1. Barbagiuan, Monaco
This appetiser is mainly found in the principality of Monaco and the eastern part of the French Riviera, as well as some areas of northern Italy. A blend of Mediterranean flavours, inspired and influenced by French cuisine.
There are two elements to Barbagiuan, the pastry and the filling. The two main ingredients that make up a traditional Barbagiuan are Swiss chard and ricotta, but there are various fillings – rice, onion, parmesan cheese that you’ll find included, too. Despite its original recipe, many Monegasques will have had the recipe passed on down to them, so each family batch of Barbagiuan will have its own unique touch. Being Monaco’s national dish, Barbagiuan is most notably eaten on the Principality’s national day, on November 19th.
2. Seng Cheong Crab Porridge (城昌饭店), Macau
The crab meat used is usually derived from the freshwater crabs. Has the texture of porridge and also crab meat is very soft and will surely make you feel the delicious sensations out of the ordinary.
3. Rosto, Gibraltar
Gibraltarian cuisine is mainly influenced by the long relationship between the Andalusia Spaniards and the British who lived in this territory for centuries. There’s a significant influence of many foreigners who made Gibraltar their home over the past three centuries as well. This foreign culinary impact on the Gibraltarian cuisine includes regions such as Malta, Genoa and Portugal. This variety of tastes has given Gibraltar an eclectic mix of Mediterranean and British cuisine. Rosto is the popular local pasta dish of Italian origin. It consists of penne in a tomato sauce with beef or occasionally pork, mushrooms and carrots among other vegetables, which depends on family tradition. Finally, it is all topped with grated “queso bola“. The origin of its name probably comes from the English word “Roast”.
4. Sumagiyya (a stew of beef or lamb), Gaza
When we think of the Gaza Strip, our minds probably turn to conflict, isolation and an insurgence of refugees, rather than food. But this small Palestinian territory, bound by the Mediterranean Sea, Israel and Egypt, has a cuisine that will rival some of the world’s hottest culinary meccas. Sumagiyya is the traditional dish that you must try it with Ingredients stew of beef or lamb, onion, olive oil, rosemary, cinnamon sticks, and all berries.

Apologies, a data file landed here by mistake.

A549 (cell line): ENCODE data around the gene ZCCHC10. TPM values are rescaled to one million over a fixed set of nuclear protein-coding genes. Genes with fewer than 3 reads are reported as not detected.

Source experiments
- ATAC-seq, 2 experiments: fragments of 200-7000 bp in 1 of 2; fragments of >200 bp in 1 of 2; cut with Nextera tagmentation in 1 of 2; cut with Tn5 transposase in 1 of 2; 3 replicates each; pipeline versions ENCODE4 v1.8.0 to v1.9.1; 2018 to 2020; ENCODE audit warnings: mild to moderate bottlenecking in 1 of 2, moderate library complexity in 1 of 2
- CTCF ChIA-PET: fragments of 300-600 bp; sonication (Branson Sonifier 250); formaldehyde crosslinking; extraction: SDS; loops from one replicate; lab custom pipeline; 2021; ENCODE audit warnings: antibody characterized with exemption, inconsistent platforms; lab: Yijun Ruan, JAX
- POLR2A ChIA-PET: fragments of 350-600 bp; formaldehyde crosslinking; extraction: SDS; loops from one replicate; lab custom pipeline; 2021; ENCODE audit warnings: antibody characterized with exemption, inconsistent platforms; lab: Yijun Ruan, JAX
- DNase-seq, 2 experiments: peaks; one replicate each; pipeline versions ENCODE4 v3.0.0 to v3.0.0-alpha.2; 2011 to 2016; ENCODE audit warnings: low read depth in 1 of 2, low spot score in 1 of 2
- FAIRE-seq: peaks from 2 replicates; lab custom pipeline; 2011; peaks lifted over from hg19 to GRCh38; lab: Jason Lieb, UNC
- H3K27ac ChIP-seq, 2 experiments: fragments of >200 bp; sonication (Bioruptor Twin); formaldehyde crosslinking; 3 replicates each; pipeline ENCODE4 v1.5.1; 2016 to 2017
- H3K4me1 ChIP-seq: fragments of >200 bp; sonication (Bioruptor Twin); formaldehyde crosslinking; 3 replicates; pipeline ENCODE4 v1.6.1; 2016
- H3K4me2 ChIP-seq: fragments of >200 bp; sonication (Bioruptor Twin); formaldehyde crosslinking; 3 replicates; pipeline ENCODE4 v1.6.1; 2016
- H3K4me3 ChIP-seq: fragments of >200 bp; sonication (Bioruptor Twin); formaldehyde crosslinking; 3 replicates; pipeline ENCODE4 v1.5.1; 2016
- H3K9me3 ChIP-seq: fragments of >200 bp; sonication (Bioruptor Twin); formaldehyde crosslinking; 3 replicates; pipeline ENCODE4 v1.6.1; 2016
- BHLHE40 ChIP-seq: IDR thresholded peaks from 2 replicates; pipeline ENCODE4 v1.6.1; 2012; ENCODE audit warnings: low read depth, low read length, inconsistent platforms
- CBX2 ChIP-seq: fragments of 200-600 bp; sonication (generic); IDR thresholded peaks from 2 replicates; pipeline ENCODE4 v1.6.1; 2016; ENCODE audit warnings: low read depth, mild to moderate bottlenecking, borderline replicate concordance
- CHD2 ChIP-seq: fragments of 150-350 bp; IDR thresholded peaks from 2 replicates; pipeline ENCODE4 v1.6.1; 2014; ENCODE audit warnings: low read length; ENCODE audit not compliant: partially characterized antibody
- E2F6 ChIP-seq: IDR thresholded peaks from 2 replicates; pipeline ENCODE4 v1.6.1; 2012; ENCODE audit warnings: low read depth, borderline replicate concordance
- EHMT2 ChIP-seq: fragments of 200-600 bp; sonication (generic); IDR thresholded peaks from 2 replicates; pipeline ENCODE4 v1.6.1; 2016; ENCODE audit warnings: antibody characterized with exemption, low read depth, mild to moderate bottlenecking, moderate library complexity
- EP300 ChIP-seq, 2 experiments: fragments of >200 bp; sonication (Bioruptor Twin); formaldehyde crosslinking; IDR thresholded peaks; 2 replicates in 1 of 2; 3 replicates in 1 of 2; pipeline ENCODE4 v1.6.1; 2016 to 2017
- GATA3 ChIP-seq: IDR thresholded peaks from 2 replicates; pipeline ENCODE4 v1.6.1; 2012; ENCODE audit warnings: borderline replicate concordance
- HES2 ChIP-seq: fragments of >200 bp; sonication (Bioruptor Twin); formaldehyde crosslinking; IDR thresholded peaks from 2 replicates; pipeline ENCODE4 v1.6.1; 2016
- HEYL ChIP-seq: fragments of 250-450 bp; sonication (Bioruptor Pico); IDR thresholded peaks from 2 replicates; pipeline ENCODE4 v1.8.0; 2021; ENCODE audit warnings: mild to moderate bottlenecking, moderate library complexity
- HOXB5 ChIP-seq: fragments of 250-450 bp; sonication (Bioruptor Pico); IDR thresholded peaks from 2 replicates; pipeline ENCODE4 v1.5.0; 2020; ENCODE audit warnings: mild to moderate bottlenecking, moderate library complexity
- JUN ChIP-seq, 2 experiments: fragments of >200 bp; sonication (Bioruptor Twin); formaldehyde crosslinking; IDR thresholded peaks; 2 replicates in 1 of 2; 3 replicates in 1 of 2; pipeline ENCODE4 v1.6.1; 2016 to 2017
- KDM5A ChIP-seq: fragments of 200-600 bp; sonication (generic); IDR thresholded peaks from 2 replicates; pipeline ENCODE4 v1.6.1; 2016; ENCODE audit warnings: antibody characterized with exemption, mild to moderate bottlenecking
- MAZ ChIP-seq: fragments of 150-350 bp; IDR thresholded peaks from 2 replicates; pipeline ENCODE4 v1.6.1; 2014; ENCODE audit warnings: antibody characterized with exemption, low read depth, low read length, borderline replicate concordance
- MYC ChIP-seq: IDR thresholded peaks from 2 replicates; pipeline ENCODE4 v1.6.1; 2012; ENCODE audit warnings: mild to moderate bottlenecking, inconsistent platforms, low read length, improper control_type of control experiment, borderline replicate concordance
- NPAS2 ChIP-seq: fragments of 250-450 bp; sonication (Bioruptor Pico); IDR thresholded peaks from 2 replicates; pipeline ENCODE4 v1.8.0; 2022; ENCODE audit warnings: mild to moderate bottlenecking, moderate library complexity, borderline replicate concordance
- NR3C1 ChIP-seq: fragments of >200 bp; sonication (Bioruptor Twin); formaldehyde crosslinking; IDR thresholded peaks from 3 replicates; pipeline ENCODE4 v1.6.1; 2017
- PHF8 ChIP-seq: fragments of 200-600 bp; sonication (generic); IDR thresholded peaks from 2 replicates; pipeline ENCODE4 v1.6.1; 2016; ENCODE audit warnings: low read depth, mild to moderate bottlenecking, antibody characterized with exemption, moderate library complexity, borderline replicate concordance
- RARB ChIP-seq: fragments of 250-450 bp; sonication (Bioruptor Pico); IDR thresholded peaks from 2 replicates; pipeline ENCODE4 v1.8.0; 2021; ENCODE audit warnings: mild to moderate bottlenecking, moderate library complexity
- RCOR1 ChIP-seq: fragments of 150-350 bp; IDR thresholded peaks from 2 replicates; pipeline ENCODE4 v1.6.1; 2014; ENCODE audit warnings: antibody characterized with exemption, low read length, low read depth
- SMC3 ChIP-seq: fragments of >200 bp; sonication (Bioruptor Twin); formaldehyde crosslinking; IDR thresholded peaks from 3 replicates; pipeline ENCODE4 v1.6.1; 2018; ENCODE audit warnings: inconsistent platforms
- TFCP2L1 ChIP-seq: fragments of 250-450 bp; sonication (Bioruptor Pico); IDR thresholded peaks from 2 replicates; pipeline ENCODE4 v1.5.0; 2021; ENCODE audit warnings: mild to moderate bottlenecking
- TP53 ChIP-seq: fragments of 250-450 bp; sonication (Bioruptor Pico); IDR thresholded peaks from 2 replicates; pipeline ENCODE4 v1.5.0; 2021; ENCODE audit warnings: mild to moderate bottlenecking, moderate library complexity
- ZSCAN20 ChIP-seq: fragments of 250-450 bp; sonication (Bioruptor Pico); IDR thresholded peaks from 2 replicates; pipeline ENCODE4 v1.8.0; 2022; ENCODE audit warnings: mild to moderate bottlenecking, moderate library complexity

5. Cannoli, Vatican Vatican
Vatican cuisine, being the foods of a tiny (less than one square mile) area in the midst of Italy, naturally has pretty much the exact same components as Italian cuisine. And yet, within this small country, there are some special dishes that are favourites of the leaders of the world’s largest religion. One of the popular cuisines is Cannoli. Cannoli is a dessert dish. They are small pastry tubes filled with a sweet, creamy cheese filling. The cream inside the pastry tube can come in different flavours like chocolate. After the dessert is made, it is usually sprinkled over with powdered sugar. Extra toppings can be added.
6. Pastizzi, MaltaBefore McDonald’s, Burger King and KFC came around in Malta in the 1990s, fast food for the Maltese meant walking down to the nearest Pastizzeria to grab some super tasty (but also amazingly greasy) savoury snacks, that form the cornerstone of street food in Malta. The most popular snack is pastizzi – fluffy pastry formed in specific shapes and stuffed with either ricotta cheese or a paste of peas (piżelli in Maltese).
7. Bermuda Rum Cake, Bermuda
Over the years, rum cakes in Bermuda have become extremely popular with both locals and tourists. They are usually prepared with fine Black Seal Rum. Most rum cakes are dark in colour although you will get ones that are lighter in colour as well. The recipe is usually kept as the secret by the owners and bakers, but usually have appropriate proportions of flour, eggs, salt, milk, dark rum, sugar, baking powder, fruit juices, and sometimes even butter to get the glaze.